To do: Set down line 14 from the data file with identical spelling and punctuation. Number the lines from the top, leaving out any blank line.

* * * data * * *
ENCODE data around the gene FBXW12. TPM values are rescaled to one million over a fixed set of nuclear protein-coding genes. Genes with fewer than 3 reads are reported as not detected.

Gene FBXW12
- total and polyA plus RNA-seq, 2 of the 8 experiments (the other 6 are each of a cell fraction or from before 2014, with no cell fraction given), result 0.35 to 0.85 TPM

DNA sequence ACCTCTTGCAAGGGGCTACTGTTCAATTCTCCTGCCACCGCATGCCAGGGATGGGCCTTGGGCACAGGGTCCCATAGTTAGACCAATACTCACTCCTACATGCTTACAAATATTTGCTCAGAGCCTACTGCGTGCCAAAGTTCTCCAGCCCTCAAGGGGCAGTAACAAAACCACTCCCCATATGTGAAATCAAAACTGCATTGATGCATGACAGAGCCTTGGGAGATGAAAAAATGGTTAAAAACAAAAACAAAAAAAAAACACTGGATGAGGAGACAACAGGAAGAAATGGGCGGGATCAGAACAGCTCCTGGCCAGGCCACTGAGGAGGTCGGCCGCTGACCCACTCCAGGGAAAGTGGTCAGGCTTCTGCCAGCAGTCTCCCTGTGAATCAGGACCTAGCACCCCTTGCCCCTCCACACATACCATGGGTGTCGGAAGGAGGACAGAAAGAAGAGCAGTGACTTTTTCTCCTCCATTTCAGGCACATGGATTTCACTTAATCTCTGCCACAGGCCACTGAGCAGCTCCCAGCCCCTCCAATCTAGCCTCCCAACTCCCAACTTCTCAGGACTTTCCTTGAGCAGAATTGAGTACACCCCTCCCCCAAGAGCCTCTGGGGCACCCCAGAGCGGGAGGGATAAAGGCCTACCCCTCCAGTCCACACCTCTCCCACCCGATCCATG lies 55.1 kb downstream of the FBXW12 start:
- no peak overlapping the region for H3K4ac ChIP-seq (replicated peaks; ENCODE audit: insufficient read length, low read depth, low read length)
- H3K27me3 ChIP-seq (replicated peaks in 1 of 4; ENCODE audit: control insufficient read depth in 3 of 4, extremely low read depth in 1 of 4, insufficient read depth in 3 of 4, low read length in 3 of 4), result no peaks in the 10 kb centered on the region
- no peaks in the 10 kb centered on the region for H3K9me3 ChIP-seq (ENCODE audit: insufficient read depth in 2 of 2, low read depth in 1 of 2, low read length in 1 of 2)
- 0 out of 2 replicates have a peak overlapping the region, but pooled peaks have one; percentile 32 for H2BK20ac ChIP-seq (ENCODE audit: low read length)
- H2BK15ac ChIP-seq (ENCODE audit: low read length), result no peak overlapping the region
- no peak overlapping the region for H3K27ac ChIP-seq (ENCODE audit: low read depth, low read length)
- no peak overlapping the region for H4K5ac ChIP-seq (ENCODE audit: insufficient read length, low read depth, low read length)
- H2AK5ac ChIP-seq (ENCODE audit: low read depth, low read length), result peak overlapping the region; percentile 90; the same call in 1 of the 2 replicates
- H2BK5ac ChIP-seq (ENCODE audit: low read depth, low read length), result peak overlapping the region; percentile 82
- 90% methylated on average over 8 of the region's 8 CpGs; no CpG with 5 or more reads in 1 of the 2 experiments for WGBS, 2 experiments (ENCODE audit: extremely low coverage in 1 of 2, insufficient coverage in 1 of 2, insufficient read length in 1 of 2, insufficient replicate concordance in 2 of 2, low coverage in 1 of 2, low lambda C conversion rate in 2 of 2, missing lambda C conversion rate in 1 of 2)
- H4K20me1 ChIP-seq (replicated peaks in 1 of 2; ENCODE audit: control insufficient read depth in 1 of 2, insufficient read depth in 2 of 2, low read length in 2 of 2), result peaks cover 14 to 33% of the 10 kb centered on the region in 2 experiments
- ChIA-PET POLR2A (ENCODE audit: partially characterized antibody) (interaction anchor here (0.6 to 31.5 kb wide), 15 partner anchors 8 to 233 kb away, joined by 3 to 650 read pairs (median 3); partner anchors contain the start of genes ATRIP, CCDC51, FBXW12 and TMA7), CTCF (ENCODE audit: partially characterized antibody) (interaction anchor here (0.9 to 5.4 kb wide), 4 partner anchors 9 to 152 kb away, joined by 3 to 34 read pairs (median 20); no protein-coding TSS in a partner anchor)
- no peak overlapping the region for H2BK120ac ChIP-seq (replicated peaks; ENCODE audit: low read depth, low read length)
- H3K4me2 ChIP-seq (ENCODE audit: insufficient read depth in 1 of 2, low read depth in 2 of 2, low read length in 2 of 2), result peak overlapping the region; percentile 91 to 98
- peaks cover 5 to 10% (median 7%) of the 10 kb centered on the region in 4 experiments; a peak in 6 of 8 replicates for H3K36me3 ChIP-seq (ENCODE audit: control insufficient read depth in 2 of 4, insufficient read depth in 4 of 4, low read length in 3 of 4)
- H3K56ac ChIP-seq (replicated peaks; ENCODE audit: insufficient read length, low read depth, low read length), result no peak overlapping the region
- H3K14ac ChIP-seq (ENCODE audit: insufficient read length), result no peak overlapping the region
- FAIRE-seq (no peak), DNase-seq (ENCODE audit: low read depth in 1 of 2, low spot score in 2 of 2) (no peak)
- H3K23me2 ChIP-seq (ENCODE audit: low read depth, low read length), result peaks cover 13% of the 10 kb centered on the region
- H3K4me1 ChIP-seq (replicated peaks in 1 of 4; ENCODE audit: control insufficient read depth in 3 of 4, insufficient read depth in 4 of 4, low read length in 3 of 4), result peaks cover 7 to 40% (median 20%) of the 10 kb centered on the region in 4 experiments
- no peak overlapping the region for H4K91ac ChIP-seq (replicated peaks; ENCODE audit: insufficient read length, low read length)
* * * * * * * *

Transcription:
- 90% methylated on average over 8 of the region's 8 CpGs; no CpG with 5 or more reads in 1 of the 2 experiments for WGBS, 2 experiments (ENCODE audit: extremely low coverage in 1 of 2, insufficient coverage in 1 of 2, insufficient read length in 1 of 2, insufficient replicate concordance in 2 of 2, low coverage in 1 of 2, low lambda C conversion rate in 2 of 2, missing lambda C conversion rate in 1 of 2)